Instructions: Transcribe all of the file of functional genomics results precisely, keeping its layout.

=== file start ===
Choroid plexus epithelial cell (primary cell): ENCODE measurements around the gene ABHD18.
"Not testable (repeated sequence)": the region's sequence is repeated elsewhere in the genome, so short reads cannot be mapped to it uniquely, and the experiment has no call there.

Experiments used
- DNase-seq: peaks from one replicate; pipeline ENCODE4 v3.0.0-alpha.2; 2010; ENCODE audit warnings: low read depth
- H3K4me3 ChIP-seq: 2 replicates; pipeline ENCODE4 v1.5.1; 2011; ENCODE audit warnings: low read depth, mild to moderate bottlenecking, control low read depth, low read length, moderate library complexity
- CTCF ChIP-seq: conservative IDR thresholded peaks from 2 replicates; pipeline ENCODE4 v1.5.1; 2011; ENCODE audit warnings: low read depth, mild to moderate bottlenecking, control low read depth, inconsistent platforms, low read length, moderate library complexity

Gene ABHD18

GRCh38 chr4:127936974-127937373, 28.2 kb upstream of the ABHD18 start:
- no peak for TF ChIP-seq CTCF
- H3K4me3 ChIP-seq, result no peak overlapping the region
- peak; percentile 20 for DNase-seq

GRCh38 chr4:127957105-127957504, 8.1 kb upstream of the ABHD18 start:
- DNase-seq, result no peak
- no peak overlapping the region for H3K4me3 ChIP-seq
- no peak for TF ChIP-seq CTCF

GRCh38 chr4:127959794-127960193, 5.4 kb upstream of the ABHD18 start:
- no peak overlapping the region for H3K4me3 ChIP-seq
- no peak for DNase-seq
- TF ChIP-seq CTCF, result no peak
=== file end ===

Choroid plexus epithelial cell (primary cell): ENCODE measurements around the gene ABHD18.
"Not testable (repeated sequence)": the region's sequence is repeated elsewhere in the genome, so short reads cannot be mapped to it uniquely, and the experiment has no call there.

Experiments used
- DNase-seq: peaks from one replicate; pipeline ENCODE4 v3.0.0-alpha.2; 2010; ENCODE audit warnings: low read depth
- H3K4me3 ChIP-seq: 2 replicates; pipeline ENCODE4 v1.5.1; 2011; ENCODE audit warnings: low read depth, mild to moderate bottlenecking, control low read depth, low read length, moderate library complexity
- CTCF ChIP-seq: conservative IDR thresholded peaks from 2 replicates; pipeline ENCODE4 v1.5.1; 2011; ENCODE audit warnings: low read depth, mild to moderate bottlenecking, control low read depth, inconsistent platforms, low read length, moderate library complexity

Gene ABHD18

GRCh38 chr4:127936974-127937373, 28.2 kb upstream of the ABHD18 start:
- no peak for TF ChIP-seq CTCF
- H3K4me3 ChIP-seq, result no peak overlapping the region
- peak; percentile 20 for DNase-seq

GRCh38 chr4:127957105-127957504, 8.1 kb upstream of the ABHD18 start:
- DNase-seq, result no peak
- no peak overlapping the region for H3K4me3 ChIP-seq
- no peak for TF ChIP-seq CTCF

GRCh38 chr4:127959794-127960193, 5.4 kb upstream of the ABHD18 start:
- no peak overlapping the region for H3K4me3 ChIP-seq
- no peak for DNase-seq
- TF ChIP-seq CTCF, result no peak